Unlike the bulk of electronic media the computer game or video game is a distinctly gendered medium. All investigations confirm that we are dealing with a medium which almost exclusively appeals to and is used by, boys and young men. Therefore, the video games and computer games are very suited for investigating the form of entertainment, the pleasure, that appeals to men, i.e. the specific ‘masculine pleasure’.The paper deals with questions such as: What do computer games mean? What does violence (...) in computer games signify? Why do computer games, especially the violent ones, mean something special to a certain group of men? These questions are discussed from the perspective of semiotics, media and control studies.Finally, the paper discusses the connections between women and the male dominated video games, and attempts to explain why, nevertheless, some girls and women do play these games. (shrink)
The definition of mysticism has shifted, in modern thinking, from a patristic emphasis on the objective content of experience to the modern emphasis on the subjective psychological states or feelings of the individual. Post Kantian Idealism and Romanticism was involved in this shift to a far larger extent than is usually recognized. An important conductor of the subjectivist view of mysticism to modern philosophers of religion was William James, even though in other respects he repudiated Romantic and especially Idealist categories (...) of thought. In this article I wish first to explore William James' understanding of mysticism and religious experience, and then to measure that understanding against the accounts of two actual mystics, Bernard of Clairvaux and Julian of Norwich, who, for all their differences, may be taken as paradigms of the Christian mystical tradition. I shall argue that judging from these two cases, James' position is misguided and inadequate. Since James' account has been of enormous influence in subsequent thinking about mysticism, it follows that if his understanding of mysticism is inadequate, so is much of the work that rests upon it. (shrink)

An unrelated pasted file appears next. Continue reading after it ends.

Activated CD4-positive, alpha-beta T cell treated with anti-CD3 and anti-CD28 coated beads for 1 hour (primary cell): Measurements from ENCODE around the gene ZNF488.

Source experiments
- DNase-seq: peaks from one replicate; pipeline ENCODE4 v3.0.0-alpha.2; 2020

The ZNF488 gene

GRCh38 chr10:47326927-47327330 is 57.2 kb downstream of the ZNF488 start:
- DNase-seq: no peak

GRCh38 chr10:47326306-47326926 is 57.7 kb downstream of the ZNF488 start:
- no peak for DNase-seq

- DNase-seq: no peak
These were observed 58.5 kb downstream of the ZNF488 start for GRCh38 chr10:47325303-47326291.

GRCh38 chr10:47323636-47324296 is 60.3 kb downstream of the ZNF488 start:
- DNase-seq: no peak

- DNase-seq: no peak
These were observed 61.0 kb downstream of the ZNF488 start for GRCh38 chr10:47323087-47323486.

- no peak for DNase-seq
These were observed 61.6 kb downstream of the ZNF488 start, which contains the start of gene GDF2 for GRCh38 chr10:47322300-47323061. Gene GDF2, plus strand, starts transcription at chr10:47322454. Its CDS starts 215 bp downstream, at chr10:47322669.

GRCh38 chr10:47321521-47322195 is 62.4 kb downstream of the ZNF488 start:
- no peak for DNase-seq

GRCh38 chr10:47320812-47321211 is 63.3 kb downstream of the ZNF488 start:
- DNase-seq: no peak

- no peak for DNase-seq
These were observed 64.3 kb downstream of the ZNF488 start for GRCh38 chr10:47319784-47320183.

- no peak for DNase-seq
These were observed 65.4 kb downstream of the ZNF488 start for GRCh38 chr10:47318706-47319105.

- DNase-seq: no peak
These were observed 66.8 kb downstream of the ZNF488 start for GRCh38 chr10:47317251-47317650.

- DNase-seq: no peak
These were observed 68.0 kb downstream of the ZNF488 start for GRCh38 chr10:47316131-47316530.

The great increase of interest in the study of spirituality and mysticism is reflected in the large number of articles that the Encyclopedia of Religion devotes to various aspects of this topic. As one would expect, there are long entries for ‘Mysticism’ and ‘Christian Spirituality’ and ‘Religious Experience’. In addition to these broad categories, attention is given to more specific aspects of spirituality such as ‘Asceticism’, ‘Silence’, ‘Prayer’, ‘Meditation’, and so on. This is complemented by entries on many of the (...) spiritual giants of the Christian tradition, both ancient and modern. I shall begin by discussing these articles on individuals, and go on to examine the more general articles later in the review. I shall suggest that, despite many merits, both sorts of entry display an editorial policy about which serious questions must be raised. (shrink)
Donna Haraway, in her ‘Manifesto for Cyborgs’, issues a warning that in the postmodern world where grand narratives increasingly fail and subjects are seen to be irremediably fragmented, ‘we risk lapsing into boundless difference and giving up on the confusing task of making a partial, real connection. Some differences are playful; some are poles of world historical systems of domination. Epistemology is about knowing the difference’. Such an account of epistemology, which sees its central task to be a knowledge of (...) the significance of difference and a capacity to discern between innocent and oppressive forms of difference, is perhaps not one that would most readily occur to British philosophers of religion. It is, however, an account which has resonances both with many contemporary continental thinkers and with feminist epistemologists. Notwithstanding the many areas of divergence between and among these groups, on two points at least they converge: that the recognition and discernment of difference has become inescapable for epistemology, and that of the differences which must be dealt with, gender difference has a paradigmatic status. (shrink)